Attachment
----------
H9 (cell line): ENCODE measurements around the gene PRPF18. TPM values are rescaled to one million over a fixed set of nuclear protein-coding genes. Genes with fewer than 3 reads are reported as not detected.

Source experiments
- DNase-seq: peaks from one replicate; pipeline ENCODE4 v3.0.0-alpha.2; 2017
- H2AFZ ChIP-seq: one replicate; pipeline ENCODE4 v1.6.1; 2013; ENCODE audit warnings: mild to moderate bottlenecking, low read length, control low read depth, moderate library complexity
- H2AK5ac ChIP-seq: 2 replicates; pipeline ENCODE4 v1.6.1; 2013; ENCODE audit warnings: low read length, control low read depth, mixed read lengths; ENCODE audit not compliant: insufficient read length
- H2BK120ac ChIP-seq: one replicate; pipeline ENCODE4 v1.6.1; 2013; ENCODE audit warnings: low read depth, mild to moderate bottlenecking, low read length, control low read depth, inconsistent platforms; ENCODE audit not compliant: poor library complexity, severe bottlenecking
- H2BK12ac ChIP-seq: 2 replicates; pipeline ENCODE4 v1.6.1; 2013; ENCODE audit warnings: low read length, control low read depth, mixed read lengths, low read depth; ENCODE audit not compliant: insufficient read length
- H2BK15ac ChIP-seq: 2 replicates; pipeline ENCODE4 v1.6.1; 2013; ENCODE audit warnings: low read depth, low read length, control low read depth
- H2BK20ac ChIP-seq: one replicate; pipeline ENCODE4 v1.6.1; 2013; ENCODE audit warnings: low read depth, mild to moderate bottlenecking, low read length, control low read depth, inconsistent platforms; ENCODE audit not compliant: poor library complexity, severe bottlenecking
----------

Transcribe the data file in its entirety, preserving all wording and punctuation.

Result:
H9 (cell line): ENCODE measurements around the gene PRPF18. TPM values are rescaled to one million over a fixed set of nuclear protein-coding genes. Genes with fewer than 3 reads are reported as not detected.

Source experiments
- DNase-seq: peaks from one replicate; pipeline ENCODE4 v3.0.0-alpha.2; 2017
- H2AFZ ChIP-seq: one replicate; pipeline ENCODE4 v1.6.1; 2013; ENCODE audit warnings: mild to moderate bottlenecking, low read length, control low read depth, moderate library complexity
- H2AK5ac ChIP-seq: 2 replicates; pipeline ENCODE4 v1.6.1; 2013; ENCODE audit warnings: low read length, control low read depth, mixed read lengths; ENCODE audit not compliant: insufficient read length
- H2BK120ac ChIP-seq: one replicate; pipeline ENCODE4 v1.6.1; 2013; ENCODE audit warnings: low read depth, mild to moderate bottlenecking, low read length, control low read depth, inconsistent platforms; ENCODE audit not compliant: poor library complexity, severe bottlenecking
- H2BK12ac ChIP-seq: 2 replicates; pipeline ENCODE4 v1.6.1; 2013; ENCODE audit warnings: low read length, control low read depth, mixed read lengths, low read depth; ENCODE audit not compliant: insufficient read length
- H2BK15ac ChIP-seq: 2 replicates; pipeline ENCODE4 v1.6.1; 2013; ENCODE audit warnings: low read depth, low read length, control low read depth
- H2BK20ac ChIP-seq: one replicate; pipeline ENCODE4 v1.6.1; 2013; ENCODE audit warnings: low read depth, mild to moderate bottlenecking, low read length, control low read depth, inconsistent platforms; ENCODE audit not compliant: poor library complexity, severe bottlenecking